The ILO estimates that around 88 million of young women and men are unemployed throughout the world, accounting for 47 per cent of 186 million unemployed persons globally. As one of the MDGs, developing and implementing strategies for decent and productive work for youth has become a major challenge for the global community as well as for governments, employers’ and workers’ organizations. Promoting entrepreneurship and enterprise creation is regarded as one way to increase youth employment, which will help alleviate the vicious cycle of poverty and social exclusion. The Youth Employment Network (YEN), a partnership between the UN, the World Bank and the ILO, promotes entrepreneurship as one of four global priority policy areas. Through its KAB coordination unit, SEED provides practical guidance for governments, social partners and educational institutions wishing to include entrepreneurship education in their agenda.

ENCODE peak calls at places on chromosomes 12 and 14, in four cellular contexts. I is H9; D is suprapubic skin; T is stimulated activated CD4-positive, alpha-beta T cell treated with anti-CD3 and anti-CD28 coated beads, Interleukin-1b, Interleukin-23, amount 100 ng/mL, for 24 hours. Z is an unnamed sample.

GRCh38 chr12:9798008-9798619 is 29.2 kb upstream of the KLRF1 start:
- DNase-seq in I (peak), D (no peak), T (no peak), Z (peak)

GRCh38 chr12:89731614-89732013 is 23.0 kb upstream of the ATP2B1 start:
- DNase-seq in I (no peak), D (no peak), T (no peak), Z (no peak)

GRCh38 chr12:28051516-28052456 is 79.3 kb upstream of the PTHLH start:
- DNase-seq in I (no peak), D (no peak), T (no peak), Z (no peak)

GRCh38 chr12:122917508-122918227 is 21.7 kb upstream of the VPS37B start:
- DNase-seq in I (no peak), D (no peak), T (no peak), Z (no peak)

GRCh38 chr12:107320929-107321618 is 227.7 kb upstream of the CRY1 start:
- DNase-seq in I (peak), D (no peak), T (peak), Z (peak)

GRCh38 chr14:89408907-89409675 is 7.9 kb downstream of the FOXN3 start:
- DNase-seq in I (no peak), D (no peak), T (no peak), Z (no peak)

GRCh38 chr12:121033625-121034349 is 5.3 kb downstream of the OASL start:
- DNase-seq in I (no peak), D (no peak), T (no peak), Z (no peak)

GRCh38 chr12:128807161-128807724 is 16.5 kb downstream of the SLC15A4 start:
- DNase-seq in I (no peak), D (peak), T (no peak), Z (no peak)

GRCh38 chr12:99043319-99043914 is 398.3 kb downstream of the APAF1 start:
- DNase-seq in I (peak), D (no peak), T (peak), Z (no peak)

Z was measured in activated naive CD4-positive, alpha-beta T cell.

The Network of Centres of Excellence involves scientific and technological institutions committed to strengthening links within the scientific community and increasing the mobility of scientists from developing countries, especially from Africa. To this end, the Network runs advanced and basic training courses for scientists and engineers in selected subject areas, such as biotechnologies and information and communication technologies (ICTs).
UN Food and Agriculture Organization (FAO). In the area of research and technology, the Sustainable Development Department assists FAO Members to develop and maintain relevant, effective and efficient national agricultural research systems (NARS) to generate, adapt and transfer appropriate technologies for improved and sustainable production systems in agriculture, forestry and fisheries.